Global News | Intersex

UN declares intersex genital surgeries a human rights violation
  • Intersex advocates and NGO leaders convened in Geneva for a UN Human Rights Council meeting to discuss intersex surgeries, infanticide, and discrimination against intersex people.
  • The recognition follows a 2013 report calling on nations to end the medical practice affecting the estimated 1 in 2,000 born with ambiguous sex traits.
  • Some in the medical community bristled at the comparison of the surgery to torture, arguing that the declaration inhibits doctors’ research into and understanding of intersex patients.

“Physicians constantly say to me that lawsuits and laws are not the way to change medical practice. …And I say, I agree with you, but if you will not change your practices — then that’s what it’ll take.”

Read the full story at BuzzFeed News.

(Image Credit: M. Spencer Green/AP, via BuzzFeed)

Bolivia News | Indigenous

Bolivian volunteers translate Facebook into endangered language to help preserve indigenous culture
  • A group of 15-20 volunteers organized the work through Jaqi Aru, an El Alto-based virtual community dedicated to promoting the use of Aymara, Bolivia’s second most widely spoken indigenous language.
  • Facebook requires that at least 24,000 words be translated in order for a language to be added to the options for public use, which the group says it has achieved.
  • Aymara is included in UNESCO’s list of the world’s most endangered languages, leading Jaqi Aru to promote its presence and use through Internet destinations like Wikipedia and social media.

“Si no trabajamos hoy por nuestra lengua y cultura, será tarde recordar mañana lo que somos y siempre viviremos inseguros de nuestra identidad”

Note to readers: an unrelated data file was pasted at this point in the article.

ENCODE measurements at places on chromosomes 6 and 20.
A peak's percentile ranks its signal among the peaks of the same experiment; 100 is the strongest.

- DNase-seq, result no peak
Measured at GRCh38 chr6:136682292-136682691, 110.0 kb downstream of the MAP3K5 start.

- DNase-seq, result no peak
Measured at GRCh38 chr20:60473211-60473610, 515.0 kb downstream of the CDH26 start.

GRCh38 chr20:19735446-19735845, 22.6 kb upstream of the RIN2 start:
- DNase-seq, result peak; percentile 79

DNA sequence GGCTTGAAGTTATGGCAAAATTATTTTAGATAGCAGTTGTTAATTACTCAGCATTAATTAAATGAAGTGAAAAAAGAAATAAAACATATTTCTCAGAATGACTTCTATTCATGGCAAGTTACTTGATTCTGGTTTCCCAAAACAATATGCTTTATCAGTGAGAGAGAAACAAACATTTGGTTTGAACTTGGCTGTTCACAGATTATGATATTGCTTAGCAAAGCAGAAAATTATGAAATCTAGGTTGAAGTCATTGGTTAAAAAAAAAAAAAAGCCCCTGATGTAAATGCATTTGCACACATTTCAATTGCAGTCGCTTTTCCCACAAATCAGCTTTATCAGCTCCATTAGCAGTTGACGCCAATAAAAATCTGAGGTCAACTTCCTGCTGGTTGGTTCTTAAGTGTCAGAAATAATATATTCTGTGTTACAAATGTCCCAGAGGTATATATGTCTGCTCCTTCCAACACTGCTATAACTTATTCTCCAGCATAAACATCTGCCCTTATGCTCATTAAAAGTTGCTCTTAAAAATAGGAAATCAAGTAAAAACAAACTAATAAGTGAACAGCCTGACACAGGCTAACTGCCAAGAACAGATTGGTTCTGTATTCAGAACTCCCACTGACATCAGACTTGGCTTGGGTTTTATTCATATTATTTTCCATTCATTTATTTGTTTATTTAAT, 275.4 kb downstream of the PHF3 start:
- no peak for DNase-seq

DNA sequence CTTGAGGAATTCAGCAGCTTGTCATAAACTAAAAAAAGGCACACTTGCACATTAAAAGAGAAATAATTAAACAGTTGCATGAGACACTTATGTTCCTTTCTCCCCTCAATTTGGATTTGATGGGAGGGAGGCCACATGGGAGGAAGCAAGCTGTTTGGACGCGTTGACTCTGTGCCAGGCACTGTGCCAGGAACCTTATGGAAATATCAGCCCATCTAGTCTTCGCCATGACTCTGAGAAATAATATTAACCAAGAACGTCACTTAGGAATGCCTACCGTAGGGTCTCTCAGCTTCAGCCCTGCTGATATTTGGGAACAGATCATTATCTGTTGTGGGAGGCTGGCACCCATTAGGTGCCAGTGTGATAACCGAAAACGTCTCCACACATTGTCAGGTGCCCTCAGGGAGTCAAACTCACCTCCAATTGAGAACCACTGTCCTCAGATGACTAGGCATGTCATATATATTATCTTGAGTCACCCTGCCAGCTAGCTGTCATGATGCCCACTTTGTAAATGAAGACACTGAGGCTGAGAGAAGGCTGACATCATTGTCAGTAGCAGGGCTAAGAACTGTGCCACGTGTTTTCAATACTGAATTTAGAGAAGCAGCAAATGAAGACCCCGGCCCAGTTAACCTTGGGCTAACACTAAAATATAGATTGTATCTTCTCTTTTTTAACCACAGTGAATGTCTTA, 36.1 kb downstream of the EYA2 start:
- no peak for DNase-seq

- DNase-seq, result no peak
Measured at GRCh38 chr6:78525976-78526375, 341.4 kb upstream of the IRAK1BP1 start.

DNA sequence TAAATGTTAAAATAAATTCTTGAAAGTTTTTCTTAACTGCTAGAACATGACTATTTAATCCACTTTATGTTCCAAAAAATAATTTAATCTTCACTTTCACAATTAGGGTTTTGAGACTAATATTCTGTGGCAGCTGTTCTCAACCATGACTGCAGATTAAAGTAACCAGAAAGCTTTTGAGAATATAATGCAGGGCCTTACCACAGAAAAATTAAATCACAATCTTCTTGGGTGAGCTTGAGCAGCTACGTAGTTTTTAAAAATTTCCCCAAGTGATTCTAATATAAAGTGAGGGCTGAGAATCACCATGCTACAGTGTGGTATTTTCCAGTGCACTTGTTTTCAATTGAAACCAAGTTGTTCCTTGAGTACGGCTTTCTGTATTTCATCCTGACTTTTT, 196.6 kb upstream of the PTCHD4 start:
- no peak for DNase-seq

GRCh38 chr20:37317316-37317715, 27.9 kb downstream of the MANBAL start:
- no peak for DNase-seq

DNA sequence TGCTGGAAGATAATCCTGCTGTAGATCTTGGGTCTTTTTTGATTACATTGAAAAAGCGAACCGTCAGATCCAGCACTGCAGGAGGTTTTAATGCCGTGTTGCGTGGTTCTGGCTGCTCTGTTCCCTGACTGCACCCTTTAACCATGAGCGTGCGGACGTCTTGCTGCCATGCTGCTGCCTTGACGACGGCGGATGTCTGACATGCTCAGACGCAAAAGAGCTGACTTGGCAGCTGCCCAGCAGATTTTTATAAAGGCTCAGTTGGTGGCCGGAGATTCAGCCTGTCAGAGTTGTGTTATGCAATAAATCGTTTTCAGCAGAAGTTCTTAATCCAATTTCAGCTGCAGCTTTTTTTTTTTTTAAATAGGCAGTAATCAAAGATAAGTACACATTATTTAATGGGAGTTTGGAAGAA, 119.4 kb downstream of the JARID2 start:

Translation: “If we don’t work for our language and culture today, tomorrow it will be too late to remember what we are and we will always live unsure of our identity.”

Read the full story at El País (in Spanish).

U.S. News | Native American

U.S. government reaches major settlement with Native American tribes
  • Government and tribal officials have submitted a plan for $940 million to settle claims brought by more than 600 tribes and agencies.
  • The tribes have suffered from a quarter-century of underfunding by the federal government for basic programs like education, housing, law enforcement, and environmental management.
  • A round of finger-pointing between the Bureau of Indian Affairs, Congress, and the President resulted in a 2012 Supreme Court ruling holding the government liable for payment.

“Tribal self-determination and self-governance will continue to be our North Star as we navigate a new chapter in this important relationship and we are committed to fully funding contract support costs so that tribal contracting can be more successful.”

Read the full story at BuzzFeed News.

(Image Credit: Mary Hudetz/AP, via BuzzFeed)